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Cinching Suture Comparisons

Clinician's Brief (Capsule)

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Despite widespread use of various suture materials, patterns, and knots, there are few comparisons of basic suture properties and performance. This in vitro mechanical study investigated 11 types of absorbable and nonabsorbable suture materials using 3 different knot patterns and 5 different knot sizes tied by 2 individuals of varied experience.

When testing tensile failure load, 1 of 2 braided sutures (lactomer [Polysorb, covidien.com]) was strongest; monofilament polyglytone 6211 (Caprosyn, covidien.com) was weakest. For polyglactin 910 (Vicryl, novartis.ethicon.com), nylon (Ethilon, novartis.ethicon.com; Monosof, covidien.com), polyglytone 6211, and polypropylene (Surgipro, covidien.com), knots made using 3 throws were statistically as secure as knots using up to 6 throws. For all remaining sutures, polydioxanone (PDS II, novartis.ethicon.com), polypropylene (Prolene, novartis.ethicon.com), polyglecaprone 25 (Monocryl, novartis.ethicon.com), lactomer, and glycomer (Biosyn, covidien.com), knots using 4 throws were similar to 6 throws. There were no significant differences between simple interrupted knots and knots at the beginning of simple continuous patterns; however, both were less likely to fail than knots at the end of simple continuous patterns. Knots tied by a board-certified surgeon were more secure than those tied by a fourth-year veterinary student.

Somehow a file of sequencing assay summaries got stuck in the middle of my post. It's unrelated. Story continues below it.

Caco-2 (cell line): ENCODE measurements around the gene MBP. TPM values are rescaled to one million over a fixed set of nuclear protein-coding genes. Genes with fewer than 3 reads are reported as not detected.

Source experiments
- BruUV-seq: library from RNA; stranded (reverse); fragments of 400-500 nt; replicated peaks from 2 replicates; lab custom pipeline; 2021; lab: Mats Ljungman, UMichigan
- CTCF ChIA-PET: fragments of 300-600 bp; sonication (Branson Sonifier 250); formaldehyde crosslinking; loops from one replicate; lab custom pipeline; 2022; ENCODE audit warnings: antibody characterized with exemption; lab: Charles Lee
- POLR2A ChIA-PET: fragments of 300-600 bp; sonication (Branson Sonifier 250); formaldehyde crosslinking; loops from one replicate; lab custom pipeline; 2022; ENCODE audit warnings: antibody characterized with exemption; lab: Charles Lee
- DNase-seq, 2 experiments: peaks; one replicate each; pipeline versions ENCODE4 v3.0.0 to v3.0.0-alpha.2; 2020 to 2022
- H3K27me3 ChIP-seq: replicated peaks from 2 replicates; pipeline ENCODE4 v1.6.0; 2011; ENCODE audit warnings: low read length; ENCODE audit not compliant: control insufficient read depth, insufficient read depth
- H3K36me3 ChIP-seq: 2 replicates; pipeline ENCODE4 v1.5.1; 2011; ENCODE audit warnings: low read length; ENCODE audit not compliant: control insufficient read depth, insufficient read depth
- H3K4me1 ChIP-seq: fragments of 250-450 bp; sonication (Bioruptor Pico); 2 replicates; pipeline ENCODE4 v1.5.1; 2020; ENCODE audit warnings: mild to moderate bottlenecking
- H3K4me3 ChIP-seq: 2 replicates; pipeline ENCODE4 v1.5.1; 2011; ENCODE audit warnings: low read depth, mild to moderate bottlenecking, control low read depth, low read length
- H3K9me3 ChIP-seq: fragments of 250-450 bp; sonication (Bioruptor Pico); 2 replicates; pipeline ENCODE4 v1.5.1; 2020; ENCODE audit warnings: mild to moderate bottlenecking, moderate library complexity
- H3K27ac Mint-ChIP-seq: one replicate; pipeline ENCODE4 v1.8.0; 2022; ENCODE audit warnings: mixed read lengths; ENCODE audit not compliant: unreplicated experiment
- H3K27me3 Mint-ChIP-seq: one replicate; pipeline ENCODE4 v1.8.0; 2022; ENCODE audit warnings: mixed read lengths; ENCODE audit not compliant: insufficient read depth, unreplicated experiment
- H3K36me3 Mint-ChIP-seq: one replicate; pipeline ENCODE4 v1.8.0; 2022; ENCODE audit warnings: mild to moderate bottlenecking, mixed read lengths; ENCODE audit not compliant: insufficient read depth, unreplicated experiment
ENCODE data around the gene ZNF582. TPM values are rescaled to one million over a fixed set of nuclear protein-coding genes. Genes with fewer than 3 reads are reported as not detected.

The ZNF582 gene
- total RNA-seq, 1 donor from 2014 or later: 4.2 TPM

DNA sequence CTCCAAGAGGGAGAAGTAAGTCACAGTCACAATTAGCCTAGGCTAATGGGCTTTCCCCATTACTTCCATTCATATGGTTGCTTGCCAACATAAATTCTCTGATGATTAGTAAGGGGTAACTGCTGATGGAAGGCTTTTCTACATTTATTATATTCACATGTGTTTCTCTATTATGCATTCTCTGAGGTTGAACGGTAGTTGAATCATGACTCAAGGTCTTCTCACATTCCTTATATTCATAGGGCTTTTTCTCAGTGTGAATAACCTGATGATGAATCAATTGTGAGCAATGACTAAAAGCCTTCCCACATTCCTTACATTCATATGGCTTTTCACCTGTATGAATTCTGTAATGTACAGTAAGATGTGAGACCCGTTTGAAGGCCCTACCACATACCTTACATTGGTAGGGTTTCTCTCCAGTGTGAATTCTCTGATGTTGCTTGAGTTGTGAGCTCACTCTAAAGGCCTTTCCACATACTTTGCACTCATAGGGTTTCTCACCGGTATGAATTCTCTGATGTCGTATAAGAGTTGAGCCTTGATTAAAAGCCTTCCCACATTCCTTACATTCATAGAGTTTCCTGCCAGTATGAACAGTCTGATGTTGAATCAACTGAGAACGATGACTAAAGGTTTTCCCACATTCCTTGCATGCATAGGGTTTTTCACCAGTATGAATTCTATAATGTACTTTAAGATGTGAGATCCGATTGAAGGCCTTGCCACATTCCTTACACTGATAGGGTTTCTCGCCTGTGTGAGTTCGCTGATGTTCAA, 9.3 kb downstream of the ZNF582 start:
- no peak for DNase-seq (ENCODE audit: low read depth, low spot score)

Commentary

Suture is arguably the most common surgical material; thus, it would seem prudent to have objective data from comparative studies to direct material choice and technique. Interesting differences were noted in the number of throws to create a secure knot; 3 or 4 throws were mechanically similar to 6 throws in all suture types. This contradicts the dogma of 6 to 7 throws for knots of holding layers or continuous patterns. The end knot of a continuous pattern, which uses a loop to tie the knot, was weaker than the start knot and an interrupted knot. This is relevant and readily apparent as it is the most common site for knot failure, particularly for trainees. This, combined with the significant effect of surgeon experience, reinforces the adherence and practice of fundamental principles to minimize preventable surgical errors when tying sutures.—Jason Bleedorn, DVM, DACVS

Source

Knot security and tensile strength of suture materials. Marturello DM, McFadden MS, Bennett RA, et al. VET SURG 43:73-79, 2014.

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